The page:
As with much street photography, the images are human-focused, with people, house/habitat and pet pictures predominating. This is recent color photography and it looks like it could have been snapped anywhere in America.
Mark Alor Powell, one of the artists featured in depth, is a portraitist. His portrayals are both empathetic and quizzical. The images range from people to a non-human odd couple (a purple house almost swallowed up by the enormous evergreen next to it). A photo of a youngster smoking a cigarette with smoke coming out of his open mouth and little puffs of smoke covering up his eyes is striking, in spite of the “smoke gets in your eyes” reference.
Chuck‘s photographs stand out for their beauty and for the ease with which they haunt you. That cover photo, from 1981 — a rare instance of early color photography by Patch — is full of death in rural America or maybe the death of rural America. Following the recent spate of twisters in the Midwest, Plains and South, this image of what probably is a disaster (do people intentionally burn down barns to get rid of them?) achieves that rare sublime beauty that horrifies as well as seduces.
Blake Andrews‘ photos are highly interiorized views of people, places and things. They are like snapshots, with flash, of small moments or things that may not seem important to you, but might have been important if you were there. A shot of disembodied hands (and a foot) coming together around a beer bottle is part of a larger scene but you don’t get to see the big picture; that’s irrelevant in Andrews’ almost secret-coded enterprise. The pictures don’t feel like “bad” photos or toss-offs that wouldn’t make it in your photo album, however. They are deliberative, and each has something weirdly expressive of the human condition that keeps you looking.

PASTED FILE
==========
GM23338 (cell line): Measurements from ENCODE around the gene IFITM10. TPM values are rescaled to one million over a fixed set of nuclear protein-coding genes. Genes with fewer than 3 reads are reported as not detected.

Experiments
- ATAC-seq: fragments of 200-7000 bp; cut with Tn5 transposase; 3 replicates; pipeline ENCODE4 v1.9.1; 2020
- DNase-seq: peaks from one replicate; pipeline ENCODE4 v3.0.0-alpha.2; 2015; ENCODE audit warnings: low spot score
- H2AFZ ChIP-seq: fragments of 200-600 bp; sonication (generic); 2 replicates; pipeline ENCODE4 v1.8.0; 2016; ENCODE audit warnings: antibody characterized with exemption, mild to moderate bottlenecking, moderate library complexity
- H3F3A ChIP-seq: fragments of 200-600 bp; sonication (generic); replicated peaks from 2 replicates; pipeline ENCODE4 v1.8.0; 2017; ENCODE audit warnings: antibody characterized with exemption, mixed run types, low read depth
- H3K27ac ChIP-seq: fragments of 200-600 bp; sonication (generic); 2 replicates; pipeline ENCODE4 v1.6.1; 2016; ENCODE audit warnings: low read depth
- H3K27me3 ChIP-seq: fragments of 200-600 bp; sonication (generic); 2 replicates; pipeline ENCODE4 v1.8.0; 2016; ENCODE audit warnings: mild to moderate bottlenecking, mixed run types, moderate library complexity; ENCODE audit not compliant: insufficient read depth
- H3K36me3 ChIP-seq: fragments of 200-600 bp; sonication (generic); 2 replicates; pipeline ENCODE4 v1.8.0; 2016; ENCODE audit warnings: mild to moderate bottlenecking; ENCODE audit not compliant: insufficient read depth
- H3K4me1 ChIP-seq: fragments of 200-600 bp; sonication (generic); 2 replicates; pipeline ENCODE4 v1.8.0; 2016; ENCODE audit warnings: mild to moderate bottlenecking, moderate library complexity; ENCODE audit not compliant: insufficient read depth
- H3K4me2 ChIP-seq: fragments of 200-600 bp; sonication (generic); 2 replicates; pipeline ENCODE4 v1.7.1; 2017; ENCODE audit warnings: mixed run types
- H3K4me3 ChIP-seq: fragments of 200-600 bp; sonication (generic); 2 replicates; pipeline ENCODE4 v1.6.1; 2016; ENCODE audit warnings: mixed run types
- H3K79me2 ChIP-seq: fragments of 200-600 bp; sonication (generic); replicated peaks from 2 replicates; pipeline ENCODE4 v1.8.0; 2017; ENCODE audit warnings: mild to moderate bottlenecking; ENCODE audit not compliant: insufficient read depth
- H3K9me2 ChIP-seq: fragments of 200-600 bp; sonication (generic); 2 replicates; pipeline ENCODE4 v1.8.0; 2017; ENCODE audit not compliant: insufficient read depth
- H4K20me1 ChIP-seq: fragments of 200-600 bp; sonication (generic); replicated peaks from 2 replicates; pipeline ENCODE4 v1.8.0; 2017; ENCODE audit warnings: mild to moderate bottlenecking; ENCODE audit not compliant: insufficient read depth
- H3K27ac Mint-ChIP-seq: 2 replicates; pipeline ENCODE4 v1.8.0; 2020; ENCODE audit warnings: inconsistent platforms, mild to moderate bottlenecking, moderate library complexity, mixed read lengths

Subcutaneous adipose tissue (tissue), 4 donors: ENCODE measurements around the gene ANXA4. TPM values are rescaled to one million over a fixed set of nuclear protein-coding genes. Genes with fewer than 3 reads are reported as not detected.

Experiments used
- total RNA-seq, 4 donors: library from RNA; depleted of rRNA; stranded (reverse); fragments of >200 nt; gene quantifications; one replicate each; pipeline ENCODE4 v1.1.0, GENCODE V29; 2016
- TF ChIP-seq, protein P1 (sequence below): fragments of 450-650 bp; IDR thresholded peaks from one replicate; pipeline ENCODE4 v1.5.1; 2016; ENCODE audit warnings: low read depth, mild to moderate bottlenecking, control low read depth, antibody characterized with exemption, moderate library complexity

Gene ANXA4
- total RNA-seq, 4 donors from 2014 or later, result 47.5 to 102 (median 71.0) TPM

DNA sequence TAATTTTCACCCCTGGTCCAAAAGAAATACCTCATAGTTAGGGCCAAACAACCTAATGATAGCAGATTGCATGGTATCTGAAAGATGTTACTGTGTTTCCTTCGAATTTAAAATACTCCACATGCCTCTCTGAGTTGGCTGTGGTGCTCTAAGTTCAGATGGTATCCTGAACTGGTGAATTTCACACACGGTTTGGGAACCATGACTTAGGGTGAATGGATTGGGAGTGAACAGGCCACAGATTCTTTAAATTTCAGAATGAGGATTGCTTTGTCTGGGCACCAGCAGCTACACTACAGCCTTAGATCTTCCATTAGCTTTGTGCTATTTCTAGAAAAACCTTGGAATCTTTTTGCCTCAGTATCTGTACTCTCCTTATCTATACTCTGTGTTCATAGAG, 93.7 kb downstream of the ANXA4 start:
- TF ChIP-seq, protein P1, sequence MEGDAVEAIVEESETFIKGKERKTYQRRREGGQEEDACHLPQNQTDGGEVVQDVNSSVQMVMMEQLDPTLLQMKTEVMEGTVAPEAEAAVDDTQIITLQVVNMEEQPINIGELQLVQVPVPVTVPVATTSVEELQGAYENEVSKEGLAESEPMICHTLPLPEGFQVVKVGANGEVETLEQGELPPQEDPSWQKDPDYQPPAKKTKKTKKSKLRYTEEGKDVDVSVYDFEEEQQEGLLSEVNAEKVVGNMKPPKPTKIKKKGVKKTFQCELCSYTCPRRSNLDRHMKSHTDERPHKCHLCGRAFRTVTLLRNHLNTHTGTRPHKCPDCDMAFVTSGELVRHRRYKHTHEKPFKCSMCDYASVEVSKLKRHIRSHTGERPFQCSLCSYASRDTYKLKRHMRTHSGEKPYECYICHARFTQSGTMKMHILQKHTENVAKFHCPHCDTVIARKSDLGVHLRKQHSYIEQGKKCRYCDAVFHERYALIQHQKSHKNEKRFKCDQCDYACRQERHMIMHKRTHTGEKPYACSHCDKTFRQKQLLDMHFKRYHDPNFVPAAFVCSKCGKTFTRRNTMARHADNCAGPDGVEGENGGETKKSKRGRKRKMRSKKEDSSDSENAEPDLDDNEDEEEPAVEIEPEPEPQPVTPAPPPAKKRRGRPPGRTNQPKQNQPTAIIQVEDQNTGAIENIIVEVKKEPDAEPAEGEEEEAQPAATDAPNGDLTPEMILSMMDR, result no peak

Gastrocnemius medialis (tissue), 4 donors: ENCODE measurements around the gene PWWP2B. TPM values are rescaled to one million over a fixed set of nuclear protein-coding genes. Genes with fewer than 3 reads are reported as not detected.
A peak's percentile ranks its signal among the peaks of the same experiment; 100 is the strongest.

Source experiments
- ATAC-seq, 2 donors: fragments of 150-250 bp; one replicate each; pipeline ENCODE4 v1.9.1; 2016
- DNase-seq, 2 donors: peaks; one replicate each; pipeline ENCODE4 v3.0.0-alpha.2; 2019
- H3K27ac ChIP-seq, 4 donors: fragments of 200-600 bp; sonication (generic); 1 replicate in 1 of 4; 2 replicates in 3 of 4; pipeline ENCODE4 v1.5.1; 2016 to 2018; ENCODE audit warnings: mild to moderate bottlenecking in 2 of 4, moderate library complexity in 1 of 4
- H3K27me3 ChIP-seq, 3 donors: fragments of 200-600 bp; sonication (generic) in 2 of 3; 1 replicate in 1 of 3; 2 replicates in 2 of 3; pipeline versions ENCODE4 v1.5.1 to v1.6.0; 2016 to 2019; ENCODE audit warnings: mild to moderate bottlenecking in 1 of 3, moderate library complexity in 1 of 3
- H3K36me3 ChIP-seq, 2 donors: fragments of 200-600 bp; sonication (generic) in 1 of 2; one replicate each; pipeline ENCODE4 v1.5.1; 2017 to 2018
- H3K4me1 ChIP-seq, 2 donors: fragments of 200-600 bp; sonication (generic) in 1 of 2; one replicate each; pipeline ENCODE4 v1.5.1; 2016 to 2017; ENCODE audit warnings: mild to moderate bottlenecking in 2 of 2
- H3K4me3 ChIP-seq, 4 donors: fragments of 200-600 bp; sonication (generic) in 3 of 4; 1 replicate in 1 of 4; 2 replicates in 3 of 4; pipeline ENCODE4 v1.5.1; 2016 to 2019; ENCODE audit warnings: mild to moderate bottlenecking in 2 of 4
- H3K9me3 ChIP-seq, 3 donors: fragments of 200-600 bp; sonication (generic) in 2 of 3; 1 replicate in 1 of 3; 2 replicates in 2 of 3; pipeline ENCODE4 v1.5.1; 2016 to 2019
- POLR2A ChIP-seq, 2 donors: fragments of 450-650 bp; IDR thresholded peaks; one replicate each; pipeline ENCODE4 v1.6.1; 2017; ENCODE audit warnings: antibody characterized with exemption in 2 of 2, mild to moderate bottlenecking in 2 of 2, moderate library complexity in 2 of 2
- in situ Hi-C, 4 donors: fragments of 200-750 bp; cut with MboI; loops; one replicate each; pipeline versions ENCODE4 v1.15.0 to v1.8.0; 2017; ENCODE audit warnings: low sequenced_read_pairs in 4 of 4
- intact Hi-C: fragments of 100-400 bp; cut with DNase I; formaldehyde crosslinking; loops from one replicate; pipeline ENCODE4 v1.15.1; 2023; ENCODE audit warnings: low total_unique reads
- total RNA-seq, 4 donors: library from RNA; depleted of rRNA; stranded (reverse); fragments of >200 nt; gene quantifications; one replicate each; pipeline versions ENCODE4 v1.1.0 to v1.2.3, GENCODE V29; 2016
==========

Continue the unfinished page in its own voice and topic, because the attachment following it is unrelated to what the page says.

The idea of a DIY curated magazine like this is very exciting. With print on demand venues like Magcloud and free digital layouts keeping the costs of production/distribution down, publications like this could be the beginning of a whole new level of “exhibiting” and distributing art to a wider audience.
Single issues of LPV magazine are available from Magcloud for $14.99 plus shipping. Or you can subscribe at their website and get 3 issues in 2011 for $49.99. Photographers, if you want to be considered for LPV Magazine, submit through La Pura Vida Flickr group or email email@example.com. Guidelines for submission here.
*If you’re wondering, as I was, what LVP stands for, the initials stand for “la pura vida” the idiomatic expression of Costa Ricans that means “full of life,” “going great,” “cool!” and is used as a greeting, farewell or thanks.
**HCSP is the Flickr group Hard Core Street Photography. Here’s how Chuck, who participates in the group, describes the work selected for the highly selective HCSP: “…small camera, off-the-cuff, straight shooting with a good dose of humor and a sense of complexity, without being doctrinaire.”